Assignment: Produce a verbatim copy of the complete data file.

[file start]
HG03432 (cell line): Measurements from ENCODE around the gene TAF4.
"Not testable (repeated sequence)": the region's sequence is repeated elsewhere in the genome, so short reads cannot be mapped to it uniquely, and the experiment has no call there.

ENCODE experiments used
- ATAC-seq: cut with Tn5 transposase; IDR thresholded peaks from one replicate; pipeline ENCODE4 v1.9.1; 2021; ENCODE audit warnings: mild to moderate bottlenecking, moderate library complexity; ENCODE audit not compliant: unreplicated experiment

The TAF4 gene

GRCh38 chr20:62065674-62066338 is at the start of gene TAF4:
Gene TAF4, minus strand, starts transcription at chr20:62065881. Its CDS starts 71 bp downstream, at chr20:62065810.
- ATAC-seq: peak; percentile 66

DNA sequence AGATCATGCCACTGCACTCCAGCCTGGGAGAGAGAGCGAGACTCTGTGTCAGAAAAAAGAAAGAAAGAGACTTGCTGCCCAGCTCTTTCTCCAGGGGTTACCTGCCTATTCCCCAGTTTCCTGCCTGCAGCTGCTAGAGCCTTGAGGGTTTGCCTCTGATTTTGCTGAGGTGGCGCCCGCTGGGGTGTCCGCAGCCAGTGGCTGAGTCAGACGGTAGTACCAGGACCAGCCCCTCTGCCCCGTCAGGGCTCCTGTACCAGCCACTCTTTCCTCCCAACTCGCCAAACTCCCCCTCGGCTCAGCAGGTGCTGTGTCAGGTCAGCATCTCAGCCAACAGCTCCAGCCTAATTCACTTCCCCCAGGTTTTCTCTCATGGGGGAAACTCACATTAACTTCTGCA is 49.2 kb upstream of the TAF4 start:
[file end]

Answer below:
HG03432 (cell line): Measurements from ENCODE around the gene TAF4.
"Not testable (repeated sequence)": the region's sequence is repeated elsewhere in the genome, so short reads cannot be mapped to it uniquely, and the experiment has no call there.

ENCODE experiments used
- ATAC-seq: cut with Tn5 transposase; IDR thresholded peaks from one replicate; pipeline ENCODE4 v1.9.1; 2021; ENCODE audit warnings: mild to moderate bottlenecking, moderate library complexity; ENCODE audit not compliant: unreplicated experiment

The TAF4 gene

GRCh38 chr20:62065674-62066338 is at the start of gene TAF4:
Gene TAF4, minus strand, starts transcription at chr20:62065881. Its CDS starts 71 bp downstream, at chr20:62065810.
- ATAC-seq: peak; percentile 66

DNA sequence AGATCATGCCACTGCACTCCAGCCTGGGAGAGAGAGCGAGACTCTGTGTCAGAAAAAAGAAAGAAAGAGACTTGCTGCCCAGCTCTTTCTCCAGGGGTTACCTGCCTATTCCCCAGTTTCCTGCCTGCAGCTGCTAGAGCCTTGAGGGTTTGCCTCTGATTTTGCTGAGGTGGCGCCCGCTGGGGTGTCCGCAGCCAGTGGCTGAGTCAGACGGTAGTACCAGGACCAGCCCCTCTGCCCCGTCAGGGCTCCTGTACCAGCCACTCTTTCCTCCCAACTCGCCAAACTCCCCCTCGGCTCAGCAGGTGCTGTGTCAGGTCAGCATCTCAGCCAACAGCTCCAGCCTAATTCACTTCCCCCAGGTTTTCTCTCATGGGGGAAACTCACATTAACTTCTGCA is 49.2 kb upstream of the TAF4 start: